Keep Yourself Healthy: Avoid These 4 Foods When Shopping for Groceries
When it comes to groceries, we all want to know that we’re bringing home safe and wholesome items. That is why it’s critical to be on the look out for accurate information and new findings from food studies.
Your safety is important, so here are some things food safety experts advise you to avoid when shopping. Let’s get started!
Experts suggest caution when consuming sprouts such as radish, alfalfa, and clover. Complete avoidance is not required, but properly washing sprouts is recommended to limit the danger of hazardous pathogens like E. coli and salmonella.
While some farmers emphasize cleanliness and sanitation, sprouts present a moderate risk of infection regardless. Some experts recommend avoiding them due to the increased risk of foodborne illness caused by the lack of chemical treatments in their production.
Hot Food Bars
When it comes to hot meal bars, the conditions and temperatures are important. To avoid bacterial growth, hot food should be kept at 135°F or higher, and chilled food below 41°F. If the heating system is suspect, avoid the hot food bar completely.
Clean tongs and sneeze shields are essential, and careful handling by others is a positive indicator. Consider the turnover of food during off-peak hours, as items may have been sitting for a longer period of time.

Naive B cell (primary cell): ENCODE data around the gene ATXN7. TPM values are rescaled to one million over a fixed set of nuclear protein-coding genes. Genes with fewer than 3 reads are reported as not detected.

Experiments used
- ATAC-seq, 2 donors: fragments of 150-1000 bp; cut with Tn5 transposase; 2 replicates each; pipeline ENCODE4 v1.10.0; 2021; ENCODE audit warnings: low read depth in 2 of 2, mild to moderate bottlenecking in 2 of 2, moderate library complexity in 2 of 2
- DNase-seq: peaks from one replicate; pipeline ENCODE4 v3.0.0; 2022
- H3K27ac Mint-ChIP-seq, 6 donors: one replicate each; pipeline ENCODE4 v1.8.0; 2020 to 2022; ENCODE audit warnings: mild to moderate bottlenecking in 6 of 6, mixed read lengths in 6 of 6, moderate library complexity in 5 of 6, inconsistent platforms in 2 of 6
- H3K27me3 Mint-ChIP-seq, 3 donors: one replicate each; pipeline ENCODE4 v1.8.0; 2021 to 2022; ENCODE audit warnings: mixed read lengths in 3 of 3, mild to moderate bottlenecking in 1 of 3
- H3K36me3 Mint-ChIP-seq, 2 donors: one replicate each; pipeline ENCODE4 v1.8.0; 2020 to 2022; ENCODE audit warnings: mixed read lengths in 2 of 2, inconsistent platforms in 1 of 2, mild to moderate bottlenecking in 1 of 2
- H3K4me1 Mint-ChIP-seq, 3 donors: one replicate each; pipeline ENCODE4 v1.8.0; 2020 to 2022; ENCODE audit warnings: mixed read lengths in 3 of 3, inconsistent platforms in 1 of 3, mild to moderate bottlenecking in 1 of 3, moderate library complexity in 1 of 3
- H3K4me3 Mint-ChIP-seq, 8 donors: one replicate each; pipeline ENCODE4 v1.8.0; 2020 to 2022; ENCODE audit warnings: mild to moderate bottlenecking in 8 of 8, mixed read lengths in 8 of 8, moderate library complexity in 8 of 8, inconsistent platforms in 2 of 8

Unpasteurized (Raw) Milk
Unpasteurized milk, commonly known as raw milk, is milk that has not been cooked to eliminate microorganisms. Some states prohibit the sale of raw milk, while others permit it. However, due to the possibility of infection, experts advise against ingesting raw milk.
It’s difficult to know if raw milk is safe just based on its scent or appearance. According to experts, the possible health hazards outweigh any supposed benefits.
There is a similar microbial risk when consuming pre-cut food items as with sprouts because of uncertainties in handling practices. Cut melons are especially prone to bacterial growth due to their contact with contaminated water and potential exposure to animal feces.
To reduce risks, it is advised to thoroughly wash all produce, store it in the refrigerator, consume it within a few days, and consider cooking rather than eating raw.